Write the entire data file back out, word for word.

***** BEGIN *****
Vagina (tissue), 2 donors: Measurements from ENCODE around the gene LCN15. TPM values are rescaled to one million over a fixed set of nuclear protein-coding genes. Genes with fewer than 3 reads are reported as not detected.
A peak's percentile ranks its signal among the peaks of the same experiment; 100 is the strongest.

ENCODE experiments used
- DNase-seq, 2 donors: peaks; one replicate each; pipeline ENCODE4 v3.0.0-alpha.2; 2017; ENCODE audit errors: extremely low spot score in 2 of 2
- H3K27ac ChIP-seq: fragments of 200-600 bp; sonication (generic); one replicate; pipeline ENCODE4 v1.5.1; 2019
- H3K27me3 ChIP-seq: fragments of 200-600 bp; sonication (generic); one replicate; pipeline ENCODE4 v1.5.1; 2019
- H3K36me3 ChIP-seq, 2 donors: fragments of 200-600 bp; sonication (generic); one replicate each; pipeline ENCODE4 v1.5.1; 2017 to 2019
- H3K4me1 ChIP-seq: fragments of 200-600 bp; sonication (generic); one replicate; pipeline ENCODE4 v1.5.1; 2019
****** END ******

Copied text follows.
Vagina (tissue), 2 donors: Measurements from ENCODE around the gene LCN15. TPM values are rescaled to one million over a fixed set of nuclear protein-coding genes. Genes with fewer than 3 reads are reported as not detected.
A peak's percentile ranks its signal among the peaks of the same experiment; 100 is the strongest.

ENCODE experiments used
- DNase-seq, 2 donors: peaks; one replicate each; pipeline ENCODE4 v3.0.0-alpha.2; 2017; ENCODE audit errors: extremely low spot score in 2 of 2
- H3K27ac ChIP-seq: fragments of 200-600 bp; sonication (generic); one replicate; pipeline ENCODE4 v1.5.1; 2019
- H3K27me3 ChIP-seq: fragments of 200-600 bp; sonication (generic); one replicate; pipeline ENCODE4 v1.5.1; 2019
- H3K36me3 ChIP-seq, 2 donors: fragments of 200-600 bp; sonication (generic); one replicate each; pipeline ENCODE4 v1.5.1; 2017 to 2019
- H3K4me1 ChIP-seq: fragments of 200-600 bp; sonication (generic); one replicate; pipeline ENCODE4 v1.5.1; 2019